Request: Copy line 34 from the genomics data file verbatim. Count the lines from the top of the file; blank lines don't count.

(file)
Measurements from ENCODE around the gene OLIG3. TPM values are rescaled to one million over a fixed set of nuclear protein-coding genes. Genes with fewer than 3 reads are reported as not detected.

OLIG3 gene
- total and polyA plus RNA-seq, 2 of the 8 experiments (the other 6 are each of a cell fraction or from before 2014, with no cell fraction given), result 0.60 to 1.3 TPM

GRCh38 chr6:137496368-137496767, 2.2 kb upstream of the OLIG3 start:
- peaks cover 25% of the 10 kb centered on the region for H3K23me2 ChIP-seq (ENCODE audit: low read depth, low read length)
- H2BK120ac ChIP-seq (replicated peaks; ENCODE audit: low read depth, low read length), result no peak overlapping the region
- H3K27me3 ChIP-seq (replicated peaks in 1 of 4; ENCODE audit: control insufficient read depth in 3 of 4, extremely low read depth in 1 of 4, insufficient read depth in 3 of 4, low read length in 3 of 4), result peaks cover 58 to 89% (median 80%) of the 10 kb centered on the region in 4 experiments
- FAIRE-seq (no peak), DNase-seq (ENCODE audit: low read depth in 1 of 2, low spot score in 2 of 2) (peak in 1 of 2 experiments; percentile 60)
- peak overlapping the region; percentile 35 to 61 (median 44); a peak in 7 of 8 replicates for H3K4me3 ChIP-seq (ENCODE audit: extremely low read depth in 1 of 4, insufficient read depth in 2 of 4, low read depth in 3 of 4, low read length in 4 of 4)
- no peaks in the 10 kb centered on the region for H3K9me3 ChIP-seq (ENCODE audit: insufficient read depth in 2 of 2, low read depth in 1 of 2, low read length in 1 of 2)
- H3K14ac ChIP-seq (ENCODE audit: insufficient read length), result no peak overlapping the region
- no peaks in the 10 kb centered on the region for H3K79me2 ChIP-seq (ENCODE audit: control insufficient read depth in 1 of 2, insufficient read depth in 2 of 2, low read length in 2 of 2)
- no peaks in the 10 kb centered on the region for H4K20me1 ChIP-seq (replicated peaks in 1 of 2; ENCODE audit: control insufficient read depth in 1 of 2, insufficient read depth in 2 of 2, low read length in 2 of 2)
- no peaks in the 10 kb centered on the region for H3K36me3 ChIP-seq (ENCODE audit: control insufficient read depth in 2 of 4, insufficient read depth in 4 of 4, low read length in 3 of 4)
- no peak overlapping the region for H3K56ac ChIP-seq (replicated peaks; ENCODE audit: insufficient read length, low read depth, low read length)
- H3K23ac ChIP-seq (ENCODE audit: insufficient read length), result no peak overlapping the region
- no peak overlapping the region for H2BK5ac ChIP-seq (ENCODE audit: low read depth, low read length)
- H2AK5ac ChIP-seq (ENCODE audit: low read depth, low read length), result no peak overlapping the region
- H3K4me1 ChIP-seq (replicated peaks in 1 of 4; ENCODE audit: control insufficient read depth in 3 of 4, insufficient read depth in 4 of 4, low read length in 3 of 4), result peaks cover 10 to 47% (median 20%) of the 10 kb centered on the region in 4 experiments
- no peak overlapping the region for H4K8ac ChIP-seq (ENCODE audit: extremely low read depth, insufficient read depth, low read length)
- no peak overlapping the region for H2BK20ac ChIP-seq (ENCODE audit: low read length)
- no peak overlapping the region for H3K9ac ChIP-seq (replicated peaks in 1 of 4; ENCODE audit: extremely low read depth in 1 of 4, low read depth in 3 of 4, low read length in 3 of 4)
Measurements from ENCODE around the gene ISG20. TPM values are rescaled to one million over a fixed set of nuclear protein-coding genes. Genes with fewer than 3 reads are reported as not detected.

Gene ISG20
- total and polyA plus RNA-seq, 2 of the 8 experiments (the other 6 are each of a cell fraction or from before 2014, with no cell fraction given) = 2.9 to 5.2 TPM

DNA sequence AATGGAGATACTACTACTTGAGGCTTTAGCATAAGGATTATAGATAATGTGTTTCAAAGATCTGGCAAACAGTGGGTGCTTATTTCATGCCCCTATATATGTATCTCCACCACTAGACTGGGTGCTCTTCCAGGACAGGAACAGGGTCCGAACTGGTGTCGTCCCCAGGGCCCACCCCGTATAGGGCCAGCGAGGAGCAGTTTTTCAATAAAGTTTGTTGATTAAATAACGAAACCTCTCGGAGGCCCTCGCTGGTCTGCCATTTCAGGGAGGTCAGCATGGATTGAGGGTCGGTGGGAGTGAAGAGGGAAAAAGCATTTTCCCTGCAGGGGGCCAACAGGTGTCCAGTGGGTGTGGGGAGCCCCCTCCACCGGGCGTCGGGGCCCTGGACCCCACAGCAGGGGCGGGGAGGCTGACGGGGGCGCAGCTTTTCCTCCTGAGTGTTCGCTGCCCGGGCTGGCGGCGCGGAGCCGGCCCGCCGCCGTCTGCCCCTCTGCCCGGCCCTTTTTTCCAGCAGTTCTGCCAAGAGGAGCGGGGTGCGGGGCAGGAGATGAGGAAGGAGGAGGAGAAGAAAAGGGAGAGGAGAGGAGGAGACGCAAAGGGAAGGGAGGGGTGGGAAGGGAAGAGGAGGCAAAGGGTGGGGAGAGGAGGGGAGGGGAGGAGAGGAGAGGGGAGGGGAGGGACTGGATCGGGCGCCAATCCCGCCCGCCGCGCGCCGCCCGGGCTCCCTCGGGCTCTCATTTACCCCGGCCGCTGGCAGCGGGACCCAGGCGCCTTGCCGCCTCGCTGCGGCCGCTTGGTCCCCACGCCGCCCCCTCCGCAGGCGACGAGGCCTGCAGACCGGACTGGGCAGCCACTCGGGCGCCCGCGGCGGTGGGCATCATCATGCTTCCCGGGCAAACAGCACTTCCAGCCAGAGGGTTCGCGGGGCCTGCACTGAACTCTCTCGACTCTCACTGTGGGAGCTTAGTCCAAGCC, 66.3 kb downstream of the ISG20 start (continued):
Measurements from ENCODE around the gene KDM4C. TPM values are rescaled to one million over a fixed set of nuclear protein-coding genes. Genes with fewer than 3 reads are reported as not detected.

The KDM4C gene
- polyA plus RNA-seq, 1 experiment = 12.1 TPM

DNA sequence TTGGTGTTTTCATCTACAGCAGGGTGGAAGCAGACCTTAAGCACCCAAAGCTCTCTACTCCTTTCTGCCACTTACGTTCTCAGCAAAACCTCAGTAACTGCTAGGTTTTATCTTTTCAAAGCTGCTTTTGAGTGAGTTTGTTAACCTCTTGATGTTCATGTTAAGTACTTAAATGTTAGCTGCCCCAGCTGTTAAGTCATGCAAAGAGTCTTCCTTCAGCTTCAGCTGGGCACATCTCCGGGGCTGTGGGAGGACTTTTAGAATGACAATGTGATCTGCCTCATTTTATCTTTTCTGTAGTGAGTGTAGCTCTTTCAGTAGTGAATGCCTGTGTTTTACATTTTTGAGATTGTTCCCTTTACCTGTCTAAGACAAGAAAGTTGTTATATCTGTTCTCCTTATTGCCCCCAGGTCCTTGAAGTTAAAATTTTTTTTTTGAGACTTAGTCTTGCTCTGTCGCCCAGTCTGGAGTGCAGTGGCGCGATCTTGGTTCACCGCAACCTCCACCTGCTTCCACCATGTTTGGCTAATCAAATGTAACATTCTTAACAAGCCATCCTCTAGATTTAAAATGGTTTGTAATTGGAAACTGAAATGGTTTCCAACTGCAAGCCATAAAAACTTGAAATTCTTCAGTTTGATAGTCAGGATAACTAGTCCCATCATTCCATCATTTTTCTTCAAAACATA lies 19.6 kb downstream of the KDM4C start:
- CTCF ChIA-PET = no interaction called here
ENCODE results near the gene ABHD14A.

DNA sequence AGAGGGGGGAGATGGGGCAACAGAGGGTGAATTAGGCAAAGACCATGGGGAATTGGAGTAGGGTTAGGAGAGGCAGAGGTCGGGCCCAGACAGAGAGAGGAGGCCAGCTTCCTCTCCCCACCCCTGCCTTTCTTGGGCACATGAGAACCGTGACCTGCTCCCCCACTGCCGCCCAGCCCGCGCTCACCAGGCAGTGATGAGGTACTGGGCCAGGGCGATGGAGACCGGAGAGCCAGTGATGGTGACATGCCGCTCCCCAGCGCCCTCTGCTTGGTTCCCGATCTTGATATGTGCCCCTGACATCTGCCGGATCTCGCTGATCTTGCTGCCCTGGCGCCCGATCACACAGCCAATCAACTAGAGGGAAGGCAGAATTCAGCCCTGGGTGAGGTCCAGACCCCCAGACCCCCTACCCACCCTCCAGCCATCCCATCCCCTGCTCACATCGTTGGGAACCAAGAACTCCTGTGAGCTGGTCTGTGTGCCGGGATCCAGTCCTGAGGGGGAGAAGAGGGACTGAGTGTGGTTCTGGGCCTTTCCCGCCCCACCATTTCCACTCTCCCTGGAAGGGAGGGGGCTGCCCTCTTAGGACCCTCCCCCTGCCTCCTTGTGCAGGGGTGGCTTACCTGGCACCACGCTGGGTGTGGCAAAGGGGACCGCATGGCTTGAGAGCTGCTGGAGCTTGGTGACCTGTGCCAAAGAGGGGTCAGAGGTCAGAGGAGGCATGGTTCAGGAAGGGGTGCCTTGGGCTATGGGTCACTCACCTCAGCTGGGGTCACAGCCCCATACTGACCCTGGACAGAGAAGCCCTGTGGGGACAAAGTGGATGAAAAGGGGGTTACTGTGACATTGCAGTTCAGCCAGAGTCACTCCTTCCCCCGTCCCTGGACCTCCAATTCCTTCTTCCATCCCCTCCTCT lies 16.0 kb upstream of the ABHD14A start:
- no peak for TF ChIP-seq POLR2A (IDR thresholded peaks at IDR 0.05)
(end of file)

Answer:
- no peak for TF ChIP-seq POLR2A (IDR thresholded peaks at IDR 0.05)